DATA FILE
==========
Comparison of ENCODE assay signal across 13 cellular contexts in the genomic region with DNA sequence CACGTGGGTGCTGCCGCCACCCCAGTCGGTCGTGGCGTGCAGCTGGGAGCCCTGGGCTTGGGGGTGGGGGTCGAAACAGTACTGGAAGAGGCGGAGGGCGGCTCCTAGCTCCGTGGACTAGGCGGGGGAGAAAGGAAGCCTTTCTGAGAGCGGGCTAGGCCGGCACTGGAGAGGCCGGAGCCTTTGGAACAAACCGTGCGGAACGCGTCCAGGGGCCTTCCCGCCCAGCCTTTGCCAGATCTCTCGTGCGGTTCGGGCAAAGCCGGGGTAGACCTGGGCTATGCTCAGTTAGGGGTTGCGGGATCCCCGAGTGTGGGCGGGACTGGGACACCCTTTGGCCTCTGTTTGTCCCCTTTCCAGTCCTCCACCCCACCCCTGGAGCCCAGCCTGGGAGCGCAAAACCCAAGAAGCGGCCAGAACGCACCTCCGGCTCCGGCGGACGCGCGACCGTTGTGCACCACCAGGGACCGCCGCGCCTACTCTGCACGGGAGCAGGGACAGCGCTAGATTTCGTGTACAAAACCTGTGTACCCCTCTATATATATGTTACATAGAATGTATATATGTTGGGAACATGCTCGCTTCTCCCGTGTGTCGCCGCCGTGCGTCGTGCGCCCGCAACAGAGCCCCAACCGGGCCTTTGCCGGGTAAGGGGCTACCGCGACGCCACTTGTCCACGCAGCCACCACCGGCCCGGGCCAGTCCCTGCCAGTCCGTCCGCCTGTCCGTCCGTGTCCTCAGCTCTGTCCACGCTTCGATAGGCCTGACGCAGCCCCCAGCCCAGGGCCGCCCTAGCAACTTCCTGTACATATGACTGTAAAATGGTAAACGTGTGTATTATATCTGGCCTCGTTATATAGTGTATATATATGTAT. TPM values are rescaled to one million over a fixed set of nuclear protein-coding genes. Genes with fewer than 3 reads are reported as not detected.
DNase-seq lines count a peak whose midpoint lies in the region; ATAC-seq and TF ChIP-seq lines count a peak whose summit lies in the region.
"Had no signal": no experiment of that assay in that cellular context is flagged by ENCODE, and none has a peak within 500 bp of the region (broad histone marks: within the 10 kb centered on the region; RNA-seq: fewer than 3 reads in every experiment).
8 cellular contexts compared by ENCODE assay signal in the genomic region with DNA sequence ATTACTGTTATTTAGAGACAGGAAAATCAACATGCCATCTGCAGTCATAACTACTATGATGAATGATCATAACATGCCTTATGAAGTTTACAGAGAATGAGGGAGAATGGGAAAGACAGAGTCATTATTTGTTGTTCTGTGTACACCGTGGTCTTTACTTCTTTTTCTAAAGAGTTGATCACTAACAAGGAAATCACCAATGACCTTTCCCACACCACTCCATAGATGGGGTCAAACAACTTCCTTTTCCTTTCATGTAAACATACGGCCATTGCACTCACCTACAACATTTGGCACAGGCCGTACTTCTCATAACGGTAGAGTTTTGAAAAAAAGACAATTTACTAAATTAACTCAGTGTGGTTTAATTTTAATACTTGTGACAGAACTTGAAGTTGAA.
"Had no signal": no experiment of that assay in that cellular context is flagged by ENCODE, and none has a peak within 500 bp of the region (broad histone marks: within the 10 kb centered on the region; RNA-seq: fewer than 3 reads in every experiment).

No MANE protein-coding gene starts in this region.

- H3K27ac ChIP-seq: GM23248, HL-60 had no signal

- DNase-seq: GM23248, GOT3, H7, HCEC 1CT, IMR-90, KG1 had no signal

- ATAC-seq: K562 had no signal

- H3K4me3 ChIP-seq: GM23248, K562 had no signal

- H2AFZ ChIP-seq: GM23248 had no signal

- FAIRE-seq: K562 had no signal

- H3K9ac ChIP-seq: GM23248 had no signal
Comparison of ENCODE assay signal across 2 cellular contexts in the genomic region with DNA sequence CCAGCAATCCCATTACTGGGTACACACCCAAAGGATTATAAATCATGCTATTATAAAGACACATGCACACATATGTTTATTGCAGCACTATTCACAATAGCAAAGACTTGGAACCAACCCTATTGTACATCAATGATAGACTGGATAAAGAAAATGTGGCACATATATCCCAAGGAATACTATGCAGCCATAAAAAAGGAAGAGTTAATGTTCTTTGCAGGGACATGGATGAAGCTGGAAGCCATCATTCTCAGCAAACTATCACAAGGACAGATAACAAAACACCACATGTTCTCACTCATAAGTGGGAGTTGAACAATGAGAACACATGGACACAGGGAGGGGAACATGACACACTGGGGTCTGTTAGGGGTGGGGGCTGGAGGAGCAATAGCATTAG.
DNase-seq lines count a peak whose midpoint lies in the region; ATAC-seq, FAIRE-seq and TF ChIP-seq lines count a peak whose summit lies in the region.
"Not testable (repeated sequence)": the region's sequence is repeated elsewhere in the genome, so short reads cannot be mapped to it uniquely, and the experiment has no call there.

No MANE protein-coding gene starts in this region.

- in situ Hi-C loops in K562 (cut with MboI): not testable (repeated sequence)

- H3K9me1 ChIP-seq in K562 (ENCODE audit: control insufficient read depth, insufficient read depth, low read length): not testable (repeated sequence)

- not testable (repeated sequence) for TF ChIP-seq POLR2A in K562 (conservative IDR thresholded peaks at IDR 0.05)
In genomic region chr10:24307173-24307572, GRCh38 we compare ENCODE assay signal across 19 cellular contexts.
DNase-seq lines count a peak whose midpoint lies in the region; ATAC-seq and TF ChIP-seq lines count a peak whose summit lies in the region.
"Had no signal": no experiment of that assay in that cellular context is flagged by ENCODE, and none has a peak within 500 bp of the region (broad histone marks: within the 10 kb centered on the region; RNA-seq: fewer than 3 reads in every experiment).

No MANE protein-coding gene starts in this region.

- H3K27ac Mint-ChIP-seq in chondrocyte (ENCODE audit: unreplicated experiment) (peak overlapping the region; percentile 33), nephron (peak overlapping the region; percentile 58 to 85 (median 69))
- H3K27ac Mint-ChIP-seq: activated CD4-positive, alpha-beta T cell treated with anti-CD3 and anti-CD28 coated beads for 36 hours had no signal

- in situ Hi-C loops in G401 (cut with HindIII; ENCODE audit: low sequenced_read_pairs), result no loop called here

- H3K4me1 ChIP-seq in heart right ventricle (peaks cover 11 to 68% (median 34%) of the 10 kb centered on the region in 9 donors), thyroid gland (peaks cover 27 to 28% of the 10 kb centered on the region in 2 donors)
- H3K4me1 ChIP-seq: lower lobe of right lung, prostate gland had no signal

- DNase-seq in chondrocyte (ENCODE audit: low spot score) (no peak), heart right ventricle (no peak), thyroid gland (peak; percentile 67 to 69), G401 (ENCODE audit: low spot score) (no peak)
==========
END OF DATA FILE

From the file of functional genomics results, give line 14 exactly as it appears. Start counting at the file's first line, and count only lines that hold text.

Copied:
Comparison of ENCODE assay signal across 2 cellular contexts in the genomic region with DNA sequence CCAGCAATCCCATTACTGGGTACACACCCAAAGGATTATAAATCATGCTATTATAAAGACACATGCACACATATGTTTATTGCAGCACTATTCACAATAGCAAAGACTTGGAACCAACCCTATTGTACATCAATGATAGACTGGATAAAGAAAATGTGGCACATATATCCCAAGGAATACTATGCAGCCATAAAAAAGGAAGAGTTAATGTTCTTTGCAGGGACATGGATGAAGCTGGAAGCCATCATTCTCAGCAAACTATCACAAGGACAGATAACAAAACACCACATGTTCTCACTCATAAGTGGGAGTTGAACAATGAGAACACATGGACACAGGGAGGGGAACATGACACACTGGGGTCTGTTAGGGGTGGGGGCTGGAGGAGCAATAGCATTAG.